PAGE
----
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The question was the extent to which a judge at first instance had discretion over costs under the rules as they were at the time.

Lord Coleridge , C.J. said at page 376.

Yet in those cases, as in the present, the discretion to be exercised was a judicial discretion to be exercised on legal principles, not by chance medley, nor by caprice, nor in temper.

Page 380 the following passage appears,

I am quite conscious that cases may be put in which it seems strong to say that there is to be no appeal from discretion; judges, even the highest, are but men; and as men they may make mistakes, nay, I do not deny that they may unconscientiously misuse the great powers entrusted to them. But I answer, in words which I have used before, and which I repeat only because I can find none better to express my own meaning:—in the matter of costs “the statute seems to me for convenience and for the conduct of business to trust the judges; to assume that they will act with conscientiousness and in good faith. It is not suggested here that there was want of either; but if there were in any supposable case such a want, it is, I think, the least of two evils and better on the whole that now and then a wrong order should be made, than to do violence, as I think we should, to the language and intention of the statute by allowing an appeal in a matter utterly unsuitable to it, and committed by Parliament itself to the conscience of the judges:” Ormerod v. Todmorden Mill Company 8 Q. B. D. 664 .

And at page 382 concludes with,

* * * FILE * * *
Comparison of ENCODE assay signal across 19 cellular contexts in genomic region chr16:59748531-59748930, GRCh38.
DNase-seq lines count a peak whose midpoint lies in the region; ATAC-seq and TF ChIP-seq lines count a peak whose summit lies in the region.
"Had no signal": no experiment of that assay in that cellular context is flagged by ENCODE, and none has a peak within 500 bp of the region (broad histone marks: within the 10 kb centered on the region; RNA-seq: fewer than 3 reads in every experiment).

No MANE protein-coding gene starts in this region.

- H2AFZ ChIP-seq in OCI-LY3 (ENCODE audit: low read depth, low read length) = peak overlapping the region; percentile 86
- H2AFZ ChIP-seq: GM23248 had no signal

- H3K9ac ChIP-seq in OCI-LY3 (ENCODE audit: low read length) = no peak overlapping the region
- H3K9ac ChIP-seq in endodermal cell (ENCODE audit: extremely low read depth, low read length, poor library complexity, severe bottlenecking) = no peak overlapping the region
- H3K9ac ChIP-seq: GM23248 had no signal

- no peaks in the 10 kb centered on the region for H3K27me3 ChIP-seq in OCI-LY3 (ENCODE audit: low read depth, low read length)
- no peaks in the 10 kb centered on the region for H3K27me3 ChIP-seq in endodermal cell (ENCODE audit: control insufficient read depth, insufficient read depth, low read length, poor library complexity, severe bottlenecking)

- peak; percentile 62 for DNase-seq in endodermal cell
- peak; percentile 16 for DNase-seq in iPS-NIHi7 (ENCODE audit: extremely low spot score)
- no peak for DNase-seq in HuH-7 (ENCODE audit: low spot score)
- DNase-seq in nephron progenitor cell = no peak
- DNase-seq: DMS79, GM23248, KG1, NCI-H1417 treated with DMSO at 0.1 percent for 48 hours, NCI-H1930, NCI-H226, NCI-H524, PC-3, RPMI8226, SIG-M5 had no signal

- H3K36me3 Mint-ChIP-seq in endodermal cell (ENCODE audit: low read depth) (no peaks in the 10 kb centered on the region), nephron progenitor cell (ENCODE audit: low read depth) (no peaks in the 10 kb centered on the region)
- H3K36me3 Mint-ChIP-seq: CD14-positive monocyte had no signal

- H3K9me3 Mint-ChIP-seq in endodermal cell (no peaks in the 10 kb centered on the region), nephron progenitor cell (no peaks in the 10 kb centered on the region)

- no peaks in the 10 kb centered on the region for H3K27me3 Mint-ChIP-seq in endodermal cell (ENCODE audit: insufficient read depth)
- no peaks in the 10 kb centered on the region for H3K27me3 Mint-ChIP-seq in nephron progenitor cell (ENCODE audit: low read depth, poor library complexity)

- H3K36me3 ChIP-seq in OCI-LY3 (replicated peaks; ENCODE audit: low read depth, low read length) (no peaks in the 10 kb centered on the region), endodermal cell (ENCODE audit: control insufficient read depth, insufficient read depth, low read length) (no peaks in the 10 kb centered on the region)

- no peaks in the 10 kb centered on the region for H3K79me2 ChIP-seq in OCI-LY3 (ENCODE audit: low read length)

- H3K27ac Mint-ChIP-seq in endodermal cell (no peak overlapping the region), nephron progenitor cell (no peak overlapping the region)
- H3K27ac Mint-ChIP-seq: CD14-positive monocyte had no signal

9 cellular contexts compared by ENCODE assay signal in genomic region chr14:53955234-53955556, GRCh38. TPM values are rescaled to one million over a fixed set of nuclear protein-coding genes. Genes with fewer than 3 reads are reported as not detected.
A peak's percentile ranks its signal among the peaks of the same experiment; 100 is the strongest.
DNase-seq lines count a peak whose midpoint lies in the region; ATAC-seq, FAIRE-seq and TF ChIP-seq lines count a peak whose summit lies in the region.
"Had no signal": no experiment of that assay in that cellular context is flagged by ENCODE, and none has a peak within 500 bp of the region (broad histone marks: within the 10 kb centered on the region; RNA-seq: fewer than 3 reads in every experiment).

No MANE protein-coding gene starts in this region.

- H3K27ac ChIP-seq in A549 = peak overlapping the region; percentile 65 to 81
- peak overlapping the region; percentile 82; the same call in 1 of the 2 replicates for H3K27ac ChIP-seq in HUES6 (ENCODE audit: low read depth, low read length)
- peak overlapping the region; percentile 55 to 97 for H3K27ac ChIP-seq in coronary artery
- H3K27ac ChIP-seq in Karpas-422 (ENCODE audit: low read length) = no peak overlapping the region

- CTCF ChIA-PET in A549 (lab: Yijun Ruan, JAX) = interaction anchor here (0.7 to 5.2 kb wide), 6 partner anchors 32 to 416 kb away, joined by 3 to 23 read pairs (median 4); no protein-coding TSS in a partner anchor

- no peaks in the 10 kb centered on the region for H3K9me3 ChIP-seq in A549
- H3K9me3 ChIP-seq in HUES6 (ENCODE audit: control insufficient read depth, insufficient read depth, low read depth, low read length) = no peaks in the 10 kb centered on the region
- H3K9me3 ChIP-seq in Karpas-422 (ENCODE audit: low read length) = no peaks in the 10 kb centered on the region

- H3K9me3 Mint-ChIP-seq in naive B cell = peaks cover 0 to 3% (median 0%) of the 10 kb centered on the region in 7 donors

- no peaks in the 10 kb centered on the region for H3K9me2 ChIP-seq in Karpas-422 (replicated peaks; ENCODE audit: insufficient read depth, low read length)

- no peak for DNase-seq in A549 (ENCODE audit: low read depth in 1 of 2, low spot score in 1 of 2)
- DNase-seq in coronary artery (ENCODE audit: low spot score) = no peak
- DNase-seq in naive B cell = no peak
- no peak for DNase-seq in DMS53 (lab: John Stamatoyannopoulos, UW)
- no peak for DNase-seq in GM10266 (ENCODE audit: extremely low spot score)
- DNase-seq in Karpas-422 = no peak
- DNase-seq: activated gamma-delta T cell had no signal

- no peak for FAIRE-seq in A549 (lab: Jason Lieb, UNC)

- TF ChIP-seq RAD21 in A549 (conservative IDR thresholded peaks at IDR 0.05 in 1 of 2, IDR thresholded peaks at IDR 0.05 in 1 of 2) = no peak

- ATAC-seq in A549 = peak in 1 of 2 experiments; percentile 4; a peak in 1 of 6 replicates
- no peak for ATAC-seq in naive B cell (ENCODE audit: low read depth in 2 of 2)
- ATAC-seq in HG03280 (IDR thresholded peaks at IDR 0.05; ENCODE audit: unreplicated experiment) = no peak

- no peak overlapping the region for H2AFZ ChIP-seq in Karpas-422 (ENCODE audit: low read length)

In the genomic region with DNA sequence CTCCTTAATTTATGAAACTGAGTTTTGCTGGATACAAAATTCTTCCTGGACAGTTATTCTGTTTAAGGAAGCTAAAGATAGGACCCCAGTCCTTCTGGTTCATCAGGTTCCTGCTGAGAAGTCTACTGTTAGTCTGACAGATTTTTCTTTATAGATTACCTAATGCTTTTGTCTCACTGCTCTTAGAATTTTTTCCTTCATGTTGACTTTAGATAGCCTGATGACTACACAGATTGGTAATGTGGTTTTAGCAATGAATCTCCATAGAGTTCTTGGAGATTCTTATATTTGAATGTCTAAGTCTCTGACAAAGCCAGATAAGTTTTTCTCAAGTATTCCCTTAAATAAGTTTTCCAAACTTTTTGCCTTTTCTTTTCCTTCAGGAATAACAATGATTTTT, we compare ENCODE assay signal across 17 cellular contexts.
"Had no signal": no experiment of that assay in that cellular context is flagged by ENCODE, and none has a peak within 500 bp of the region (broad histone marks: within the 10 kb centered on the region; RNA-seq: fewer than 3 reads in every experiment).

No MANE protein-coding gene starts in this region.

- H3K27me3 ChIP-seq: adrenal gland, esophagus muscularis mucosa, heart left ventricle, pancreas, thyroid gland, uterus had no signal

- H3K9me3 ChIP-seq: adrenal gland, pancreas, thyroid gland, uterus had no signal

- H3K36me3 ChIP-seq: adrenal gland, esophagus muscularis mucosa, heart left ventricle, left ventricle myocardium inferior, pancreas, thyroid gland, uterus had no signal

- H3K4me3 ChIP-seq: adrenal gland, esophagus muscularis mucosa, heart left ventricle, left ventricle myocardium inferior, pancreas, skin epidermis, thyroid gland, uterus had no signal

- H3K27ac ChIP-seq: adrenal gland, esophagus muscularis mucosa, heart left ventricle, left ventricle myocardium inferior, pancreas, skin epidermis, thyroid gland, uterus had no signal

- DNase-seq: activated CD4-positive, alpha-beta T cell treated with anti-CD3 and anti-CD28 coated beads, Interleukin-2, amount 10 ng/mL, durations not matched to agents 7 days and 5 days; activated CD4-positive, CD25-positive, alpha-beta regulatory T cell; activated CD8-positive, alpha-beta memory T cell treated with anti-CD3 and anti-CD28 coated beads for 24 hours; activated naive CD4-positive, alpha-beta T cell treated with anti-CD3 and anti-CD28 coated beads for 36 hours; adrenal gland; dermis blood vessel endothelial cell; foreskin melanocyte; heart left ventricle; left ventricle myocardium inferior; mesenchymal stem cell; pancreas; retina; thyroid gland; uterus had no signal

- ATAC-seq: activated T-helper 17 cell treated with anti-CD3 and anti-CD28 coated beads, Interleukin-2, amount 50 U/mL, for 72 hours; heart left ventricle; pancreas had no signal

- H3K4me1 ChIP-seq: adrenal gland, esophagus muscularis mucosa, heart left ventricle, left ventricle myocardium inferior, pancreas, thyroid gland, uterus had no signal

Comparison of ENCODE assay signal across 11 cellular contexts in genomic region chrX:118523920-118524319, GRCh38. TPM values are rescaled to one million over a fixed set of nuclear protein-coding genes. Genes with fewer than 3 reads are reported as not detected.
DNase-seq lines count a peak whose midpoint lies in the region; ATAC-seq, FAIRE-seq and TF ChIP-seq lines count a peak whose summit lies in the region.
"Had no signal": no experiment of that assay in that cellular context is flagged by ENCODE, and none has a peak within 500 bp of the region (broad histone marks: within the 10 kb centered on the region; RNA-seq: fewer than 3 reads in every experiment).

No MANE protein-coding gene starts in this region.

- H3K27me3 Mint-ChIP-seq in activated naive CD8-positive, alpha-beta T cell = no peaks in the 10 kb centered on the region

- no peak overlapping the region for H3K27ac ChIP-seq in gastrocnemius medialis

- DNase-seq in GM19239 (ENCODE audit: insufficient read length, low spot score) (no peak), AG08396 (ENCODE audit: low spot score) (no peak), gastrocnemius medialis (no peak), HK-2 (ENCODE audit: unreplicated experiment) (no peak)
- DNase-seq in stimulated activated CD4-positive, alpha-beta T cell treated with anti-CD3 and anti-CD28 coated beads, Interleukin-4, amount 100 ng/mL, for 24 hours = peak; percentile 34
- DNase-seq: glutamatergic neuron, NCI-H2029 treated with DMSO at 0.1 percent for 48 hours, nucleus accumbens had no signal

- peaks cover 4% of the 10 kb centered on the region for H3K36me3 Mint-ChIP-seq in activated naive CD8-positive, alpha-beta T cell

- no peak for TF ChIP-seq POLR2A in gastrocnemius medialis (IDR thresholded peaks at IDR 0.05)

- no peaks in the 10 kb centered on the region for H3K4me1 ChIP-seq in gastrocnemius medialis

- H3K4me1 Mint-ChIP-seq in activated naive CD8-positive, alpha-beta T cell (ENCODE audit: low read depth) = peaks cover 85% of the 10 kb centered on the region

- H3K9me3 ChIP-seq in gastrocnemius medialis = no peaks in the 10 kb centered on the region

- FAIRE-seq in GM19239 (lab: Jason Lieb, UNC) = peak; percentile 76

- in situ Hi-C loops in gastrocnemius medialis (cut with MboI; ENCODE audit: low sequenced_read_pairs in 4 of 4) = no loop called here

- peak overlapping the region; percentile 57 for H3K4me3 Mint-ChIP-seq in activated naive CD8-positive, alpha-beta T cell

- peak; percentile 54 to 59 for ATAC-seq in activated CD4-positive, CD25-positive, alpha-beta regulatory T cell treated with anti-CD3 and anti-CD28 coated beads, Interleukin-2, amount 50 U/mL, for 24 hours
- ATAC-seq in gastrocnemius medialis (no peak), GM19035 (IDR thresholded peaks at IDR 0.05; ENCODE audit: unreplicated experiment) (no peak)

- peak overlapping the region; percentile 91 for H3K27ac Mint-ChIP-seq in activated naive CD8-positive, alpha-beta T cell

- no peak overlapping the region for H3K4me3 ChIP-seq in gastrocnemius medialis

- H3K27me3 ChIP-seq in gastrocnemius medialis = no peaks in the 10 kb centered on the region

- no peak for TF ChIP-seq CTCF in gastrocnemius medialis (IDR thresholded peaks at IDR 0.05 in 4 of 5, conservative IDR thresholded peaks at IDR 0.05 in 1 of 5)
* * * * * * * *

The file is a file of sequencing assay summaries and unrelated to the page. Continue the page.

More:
I make no apology for the length of this judgment. The question is important, and I am anxious that it should be fully considered. I make none either for the strength of some of the expressions which I have used. If I have spoken strongly it is because I have felt strongly. It cannot be necessary to disclaim all intentional offence. For the Court of Appeal I have, as every lawyer must have, deep and genuine professional respect. But I think that in their recent decisions on this matter they have unnecessarily, and therefore mischievously, interfered with the discretion of the judges. I do not speak of their dignity and independence. These are personal, and may exist and be displayed as well by the youngest magistrate of the smallest borough, as by the Lord Chancellor himself. But I speak of an interference which, if unnecessary and uncalled for, is a practical impediment to the due administration of justice, lessens the authority, and therefore the usefulness, of the judge, fetters the free and conscientious exercise of that discretion which, in right hands and rightly used, is one of the most precious as well as the most powerful weapons in the armoury of justice, and adds to the difficulties and expenses of the suitor, already grievous to be borne. I was brought up under a system in which discretion when given was practically absolute. It was the unbroken tradition of Westminster Hall. I believe that system worked justice and saved expense. I hope I may be forgiven if, with what energy remains to me, I strive after many years’ experience and drawing near the close of my judicial career, to preserve this unfettered discretion which, in my opinion, was given me by Parliament, and which I have never, at least intentionally, abused.

Edited for ease of reading. Of historic interest.

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